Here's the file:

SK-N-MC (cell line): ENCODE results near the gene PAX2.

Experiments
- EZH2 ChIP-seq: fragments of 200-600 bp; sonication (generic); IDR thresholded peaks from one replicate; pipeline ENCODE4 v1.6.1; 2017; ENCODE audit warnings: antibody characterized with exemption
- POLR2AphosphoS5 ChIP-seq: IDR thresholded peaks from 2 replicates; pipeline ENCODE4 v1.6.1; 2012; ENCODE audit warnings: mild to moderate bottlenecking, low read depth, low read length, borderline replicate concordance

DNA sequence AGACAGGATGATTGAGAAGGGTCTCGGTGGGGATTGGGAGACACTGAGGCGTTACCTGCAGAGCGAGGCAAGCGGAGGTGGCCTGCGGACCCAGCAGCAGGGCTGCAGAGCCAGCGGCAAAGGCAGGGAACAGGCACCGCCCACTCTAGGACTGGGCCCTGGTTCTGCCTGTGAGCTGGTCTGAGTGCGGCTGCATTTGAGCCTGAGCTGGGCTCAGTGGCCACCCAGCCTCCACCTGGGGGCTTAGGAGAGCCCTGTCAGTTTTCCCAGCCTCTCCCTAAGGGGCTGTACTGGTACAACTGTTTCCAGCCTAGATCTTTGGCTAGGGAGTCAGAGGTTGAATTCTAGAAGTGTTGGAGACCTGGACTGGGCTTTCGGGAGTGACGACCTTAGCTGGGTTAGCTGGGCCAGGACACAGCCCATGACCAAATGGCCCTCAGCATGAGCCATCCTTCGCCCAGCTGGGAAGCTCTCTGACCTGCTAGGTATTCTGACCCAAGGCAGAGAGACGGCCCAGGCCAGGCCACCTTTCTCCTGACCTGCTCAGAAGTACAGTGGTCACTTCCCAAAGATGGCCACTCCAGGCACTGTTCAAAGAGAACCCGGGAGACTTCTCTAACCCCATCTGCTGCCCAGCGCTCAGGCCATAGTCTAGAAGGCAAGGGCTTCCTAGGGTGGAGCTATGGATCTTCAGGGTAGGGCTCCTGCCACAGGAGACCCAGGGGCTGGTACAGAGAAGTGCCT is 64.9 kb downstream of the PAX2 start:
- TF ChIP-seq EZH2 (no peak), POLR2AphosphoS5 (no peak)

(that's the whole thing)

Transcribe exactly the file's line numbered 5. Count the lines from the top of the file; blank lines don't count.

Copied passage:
DNA sequence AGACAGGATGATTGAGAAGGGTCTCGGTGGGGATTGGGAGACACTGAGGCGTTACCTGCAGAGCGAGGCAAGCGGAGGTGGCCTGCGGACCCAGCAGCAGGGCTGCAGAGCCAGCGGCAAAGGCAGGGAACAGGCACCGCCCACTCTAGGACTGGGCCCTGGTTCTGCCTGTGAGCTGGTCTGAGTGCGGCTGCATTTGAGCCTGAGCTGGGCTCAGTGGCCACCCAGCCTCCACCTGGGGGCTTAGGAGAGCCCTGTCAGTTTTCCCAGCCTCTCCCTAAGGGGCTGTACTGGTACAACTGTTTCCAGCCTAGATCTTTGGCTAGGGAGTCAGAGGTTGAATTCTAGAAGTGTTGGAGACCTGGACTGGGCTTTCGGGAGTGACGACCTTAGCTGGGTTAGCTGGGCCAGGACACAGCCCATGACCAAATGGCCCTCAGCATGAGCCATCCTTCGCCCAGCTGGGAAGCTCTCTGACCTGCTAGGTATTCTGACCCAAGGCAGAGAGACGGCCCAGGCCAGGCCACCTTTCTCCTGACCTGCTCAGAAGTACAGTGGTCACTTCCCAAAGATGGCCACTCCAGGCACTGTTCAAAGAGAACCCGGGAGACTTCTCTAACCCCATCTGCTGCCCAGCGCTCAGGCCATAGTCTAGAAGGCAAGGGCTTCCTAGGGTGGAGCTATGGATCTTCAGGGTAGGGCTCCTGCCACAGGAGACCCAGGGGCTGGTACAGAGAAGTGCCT is 64.9 kb downstream of the PAX2 start: